In 1975, Eastman Kodak, world leader in photography, unveiled the "digital camera." It was cumbersome and the photo quality was very poor... but it worked. I wonder if any of Kodak's employees imagined that this Kodak moment would, 25 years later, be seen as the forerunner to the miniaturization, quality and simplicity that has given virtually everyone access to today's mini-cameras... or that all 170,000 of them would be out of work due to the resulting bankruptcy of that same iconic company. This is a textbook example of the exponential development of a technology -- and the fallout.
Can over a million traffic deaths per year worldwide really be eliminated with driverless cars? Could an app diagnose almost every disease and ailment on the planet using blood and breath samples, and a quick retina scan? Are automobiles as we know them to become relics? Many future thinkers say that these questions are not about "if" but, rather, "when" -- and that the "when" is imminent in all of these examples and many others.
Those who follow me know that I've developed an expertise in millennial/boomer experience transfer and the generational sea change society is undergoing. Others are watching "exponential technologies" and the explosion of what some are calling the fourth Industrial Revolution. I believe an earth-shaking metamorphosis is underway. The good news is that the millennial generation gets it and, as natural early adopters, are blending into whatever comes along almost symbiotically as each next big thing enters their very different (from baby boomers) lives. Why, for example, are many not interested in getting a driver's license? Read on.
A European friend sent me a summary of an acquaintance's conclusions gleaned from attending a Singularity University Summit. Singularity University is NOT a learning institution. The California-based organization bills itself as "a public benefit corporation with a mission to educate, inspire and empower a global community of leaders to leverage exponential technologies to develop solutions to humanity's most difficult challenges."
Considered and communal thought is essential now, arguably more than at any previous time, because every new technology disrupts the status quo.
They are not the only organization looking past next week but they have been stimulating some of the world's best and brightest. Considered and communal thought is essential now, arguably more than at any previous time, because every new technology disrupts the status quo of work and workers, personally or professionally, and in living life in the broadest sense.
If Uber can replace cab drivers and fully developed driverless cars are about to go to market, doesn't it naturally follow that people will simply summon a car through a smartphone app, be driven to their destination (working en route), emerge and absorb the charge into their credit or debit stream? Then, why own a car? Why have a garage? Who'd need auto insurance? Why worry about crowded roads as they become less crowded? And if cars are mostly electric, we get cleaner air. What happens to the land used by gas stations and parking lots?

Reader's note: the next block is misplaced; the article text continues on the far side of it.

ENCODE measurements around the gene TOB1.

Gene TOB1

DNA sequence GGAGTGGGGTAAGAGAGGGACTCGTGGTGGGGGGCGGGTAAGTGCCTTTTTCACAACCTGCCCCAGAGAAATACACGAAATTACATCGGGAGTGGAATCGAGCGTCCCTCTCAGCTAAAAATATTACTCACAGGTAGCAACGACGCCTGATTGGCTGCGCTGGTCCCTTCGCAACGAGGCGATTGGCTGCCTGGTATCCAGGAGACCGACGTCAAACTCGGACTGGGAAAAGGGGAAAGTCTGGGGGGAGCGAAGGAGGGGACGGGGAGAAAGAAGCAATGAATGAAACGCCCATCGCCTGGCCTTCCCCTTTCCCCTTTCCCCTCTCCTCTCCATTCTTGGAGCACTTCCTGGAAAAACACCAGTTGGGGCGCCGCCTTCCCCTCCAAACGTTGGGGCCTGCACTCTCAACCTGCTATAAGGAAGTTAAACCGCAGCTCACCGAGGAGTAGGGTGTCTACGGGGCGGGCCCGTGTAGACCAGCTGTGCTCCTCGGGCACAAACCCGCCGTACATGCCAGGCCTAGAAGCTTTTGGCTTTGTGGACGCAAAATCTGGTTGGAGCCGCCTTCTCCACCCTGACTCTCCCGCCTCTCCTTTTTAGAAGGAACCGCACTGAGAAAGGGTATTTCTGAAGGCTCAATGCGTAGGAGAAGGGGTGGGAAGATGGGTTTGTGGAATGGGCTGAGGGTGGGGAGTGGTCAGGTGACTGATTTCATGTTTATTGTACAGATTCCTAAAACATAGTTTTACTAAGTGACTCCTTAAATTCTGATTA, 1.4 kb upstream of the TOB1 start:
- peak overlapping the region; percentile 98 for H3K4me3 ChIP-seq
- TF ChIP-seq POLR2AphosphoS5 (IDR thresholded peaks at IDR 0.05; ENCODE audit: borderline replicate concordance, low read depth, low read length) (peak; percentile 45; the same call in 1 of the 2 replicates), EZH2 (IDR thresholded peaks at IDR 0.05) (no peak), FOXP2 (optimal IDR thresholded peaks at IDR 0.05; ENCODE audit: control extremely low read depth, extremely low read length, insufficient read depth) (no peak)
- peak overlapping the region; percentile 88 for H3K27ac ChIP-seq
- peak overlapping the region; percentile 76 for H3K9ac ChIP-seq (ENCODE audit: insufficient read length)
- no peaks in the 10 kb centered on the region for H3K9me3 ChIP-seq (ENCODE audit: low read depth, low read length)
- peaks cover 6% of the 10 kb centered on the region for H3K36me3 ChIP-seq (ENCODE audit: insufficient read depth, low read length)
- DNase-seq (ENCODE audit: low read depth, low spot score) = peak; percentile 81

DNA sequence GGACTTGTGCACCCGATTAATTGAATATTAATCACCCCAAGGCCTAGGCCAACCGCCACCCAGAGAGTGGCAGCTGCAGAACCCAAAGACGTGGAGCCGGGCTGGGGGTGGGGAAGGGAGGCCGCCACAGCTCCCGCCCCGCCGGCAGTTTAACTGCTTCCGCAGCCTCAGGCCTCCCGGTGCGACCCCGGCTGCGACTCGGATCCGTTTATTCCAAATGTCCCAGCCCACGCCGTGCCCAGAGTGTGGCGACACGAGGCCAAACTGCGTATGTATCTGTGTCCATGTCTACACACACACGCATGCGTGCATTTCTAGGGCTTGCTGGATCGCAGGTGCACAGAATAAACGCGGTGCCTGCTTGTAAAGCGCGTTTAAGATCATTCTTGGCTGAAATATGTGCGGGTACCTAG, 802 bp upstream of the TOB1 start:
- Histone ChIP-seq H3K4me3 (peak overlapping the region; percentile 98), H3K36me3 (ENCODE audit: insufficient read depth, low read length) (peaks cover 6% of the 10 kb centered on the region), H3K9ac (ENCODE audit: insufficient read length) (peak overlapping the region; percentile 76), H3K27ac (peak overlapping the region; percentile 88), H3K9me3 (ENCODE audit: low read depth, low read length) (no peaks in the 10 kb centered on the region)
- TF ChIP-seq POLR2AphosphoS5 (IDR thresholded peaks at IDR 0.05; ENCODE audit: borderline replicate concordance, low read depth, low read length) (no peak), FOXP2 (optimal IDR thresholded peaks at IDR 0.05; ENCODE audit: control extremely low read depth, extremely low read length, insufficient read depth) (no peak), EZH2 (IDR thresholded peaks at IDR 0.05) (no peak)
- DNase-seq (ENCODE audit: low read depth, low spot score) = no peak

The first cellphones in 1980 cost $3,000 and have morphed into the relatively cheap handheld computers of today. Haven't we experienced exponential change at a very personal level already?
Hasn't the same simplification of technical complexity taken landline telecom carriers to the point where they have to continually tack in new directions? Hotels don't much like Airbnb; the cable companies don't want further development of internet television streaming (unless they control it); historical auto giants fear Tesla (soon Apple and Google) as electric car technology takes over. Governments worry about cryptocurrency (like Bitcoin) and banks certainly aren't benefiting from the growth of peer-to-peer lending or crowdfunding.
We are on the verge of 3D printing most items and parts in offices, factories and homes, and food creation is becoming more robotic and aeroponic (nutrients supplied to grow plants outside of soil). Meat can be produced in petri dishes, meaning live farm animals needn't be plentiful and slaughterhouses will become extinct. Insect protein will be sold in supermarkets, packaged and marketed as nutritious, palatable to view, smell, touch and consume... and these are all the result of developing exponential technologies.
This is only a glimpse of what is now experimental, but coming quickly to cost-effective adoption. Here are several takeaway thought-starters to consider:
1. Is my job safe or will it become redundant or even eliminated?
2. Am I preparing to educate my kids for what is to come?
3. Will changes of this magnitude positively or negatively disrupt my life?
4. Are my hopes, dreams, plans, and investments sustainable?
Many who likely never expected to see life as it is today will witness so much more in the imminent future. In fact, that thought may be more profoundly prophetic when considering longevity, averaging 80 years and rising. Age 100 is considered highly likely by 2036. Think about almost any field of endeavor or aspect of life and you'll discover people engaged in remarkable work to achieve dramatic results.
Brave New World was the title of a 1931 book by British author Aldous Huxley. In it, he describes a world circa 2500 A.D. in which human embryos are "farmed" and conditioned for use in a so-called "world state." In fact, Huxley was writing what began as a parody of H.G. Wells' popular utopian sci-fi novels. Yet, Brave New World is an expression that endures to describe massive change.
Who knows? With exponential technologies, what Huxley foretold should be quite possible long before 2500. Its utility, like so many things, will be entirely a matter of ethics.
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